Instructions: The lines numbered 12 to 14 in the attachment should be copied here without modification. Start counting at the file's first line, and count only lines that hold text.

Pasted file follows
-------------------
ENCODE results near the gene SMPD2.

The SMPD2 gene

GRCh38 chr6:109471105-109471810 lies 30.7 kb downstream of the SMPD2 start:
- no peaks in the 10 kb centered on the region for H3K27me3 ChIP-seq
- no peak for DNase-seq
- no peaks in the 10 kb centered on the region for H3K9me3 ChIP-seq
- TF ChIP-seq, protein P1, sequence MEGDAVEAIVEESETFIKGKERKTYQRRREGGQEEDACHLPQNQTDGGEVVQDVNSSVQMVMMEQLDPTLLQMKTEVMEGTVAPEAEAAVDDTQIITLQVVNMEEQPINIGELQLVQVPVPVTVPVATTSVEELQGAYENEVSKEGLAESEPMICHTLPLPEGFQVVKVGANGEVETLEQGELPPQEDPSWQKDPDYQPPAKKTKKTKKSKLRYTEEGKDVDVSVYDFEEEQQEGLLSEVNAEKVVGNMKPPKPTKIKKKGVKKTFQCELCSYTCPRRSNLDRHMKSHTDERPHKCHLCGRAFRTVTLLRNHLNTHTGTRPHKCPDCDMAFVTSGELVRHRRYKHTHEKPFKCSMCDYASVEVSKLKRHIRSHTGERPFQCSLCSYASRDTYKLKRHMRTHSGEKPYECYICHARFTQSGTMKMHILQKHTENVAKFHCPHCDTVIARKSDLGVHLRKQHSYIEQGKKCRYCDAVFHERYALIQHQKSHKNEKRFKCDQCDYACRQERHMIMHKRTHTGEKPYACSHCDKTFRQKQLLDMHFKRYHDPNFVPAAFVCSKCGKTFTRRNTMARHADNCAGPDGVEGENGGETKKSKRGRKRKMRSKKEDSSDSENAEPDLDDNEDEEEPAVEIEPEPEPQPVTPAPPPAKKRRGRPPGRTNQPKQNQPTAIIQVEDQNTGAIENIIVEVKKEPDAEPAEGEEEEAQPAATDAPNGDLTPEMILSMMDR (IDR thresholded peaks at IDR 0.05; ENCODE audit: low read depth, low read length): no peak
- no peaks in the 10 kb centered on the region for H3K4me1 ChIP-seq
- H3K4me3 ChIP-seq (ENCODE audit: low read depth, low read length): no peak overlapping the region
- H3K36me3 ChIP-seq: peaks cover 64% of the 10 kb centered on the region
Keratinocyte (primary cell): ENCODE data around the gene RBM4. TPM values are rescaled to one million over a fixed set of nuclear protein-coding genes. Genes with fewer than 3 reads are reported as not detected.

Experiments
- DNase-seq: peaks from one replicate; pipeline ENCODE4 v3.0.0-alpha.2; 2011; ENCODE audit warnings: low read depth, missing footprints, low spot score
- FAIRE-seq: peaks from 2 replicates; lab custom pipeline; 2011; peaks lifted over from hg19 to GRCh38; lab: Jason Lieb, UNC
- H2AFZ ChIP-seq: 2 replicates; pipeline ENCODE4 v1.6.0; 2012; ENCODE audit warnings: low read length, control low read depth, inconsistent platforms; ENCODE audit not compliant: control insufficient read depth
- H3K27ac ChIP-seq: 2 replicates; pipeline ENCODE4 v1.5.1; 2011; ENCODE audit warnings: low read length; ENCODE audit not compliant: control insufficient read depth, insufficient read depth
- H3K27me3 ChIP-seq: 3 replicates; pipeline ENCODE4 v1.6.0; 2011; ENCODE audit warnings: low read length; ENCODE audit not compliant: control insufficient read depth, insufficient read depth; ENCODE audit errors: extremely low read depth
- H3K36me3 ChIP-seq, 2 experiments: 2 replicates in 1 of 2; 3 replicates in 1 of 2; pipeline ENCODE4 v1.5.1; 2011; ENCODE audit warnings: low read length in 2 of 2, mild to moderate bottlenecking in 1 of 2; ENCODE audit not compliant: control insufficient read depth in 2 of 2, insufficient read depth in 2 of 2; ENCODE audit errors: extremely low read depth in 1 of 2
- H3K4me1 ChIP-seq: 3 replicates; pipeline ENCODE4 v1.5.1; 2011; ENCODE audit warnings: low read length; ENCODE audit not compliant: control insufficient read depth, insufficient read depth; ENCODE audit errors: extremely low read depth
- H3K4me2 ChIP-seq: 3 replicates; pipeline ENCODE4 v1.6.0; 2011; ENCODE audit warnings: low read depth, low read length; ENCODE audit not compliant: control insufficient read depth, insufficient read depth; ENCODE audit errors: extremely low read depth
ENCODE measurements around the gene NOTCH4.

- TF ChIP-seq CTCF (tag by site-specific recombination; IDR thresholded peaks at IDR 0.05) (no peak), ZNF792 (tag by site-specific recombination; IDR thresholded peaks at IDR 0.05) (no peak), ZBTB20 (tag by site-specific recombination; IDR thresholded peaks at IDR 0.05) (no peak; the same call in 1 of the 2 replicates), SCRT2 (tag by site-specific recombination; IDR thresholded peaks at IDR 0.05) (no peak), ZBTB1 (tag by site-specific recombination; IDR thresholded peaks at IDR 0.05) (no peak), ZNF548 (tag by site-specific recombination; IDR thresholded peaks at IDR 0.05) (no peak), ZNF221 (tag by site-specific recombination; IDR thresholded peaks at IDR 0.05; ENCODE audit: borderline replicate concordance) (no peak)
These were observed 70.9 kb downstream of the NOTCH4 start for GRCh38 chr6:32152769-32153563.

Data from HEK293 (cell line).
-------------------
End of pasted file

Experiments
- DNase-seq: peaks from one replicate; pipeline ENCODE4 v3.0.0-alpha.2; 2011; ENCODE audit warnings: low read depth, missing footprints, low spot score
- FAIRE-seq: peaks from 2 replicates; lab custom pipeline; 2011; peaks lifted over from hg19 to GRCh38; lab: Jason Lieb, UNC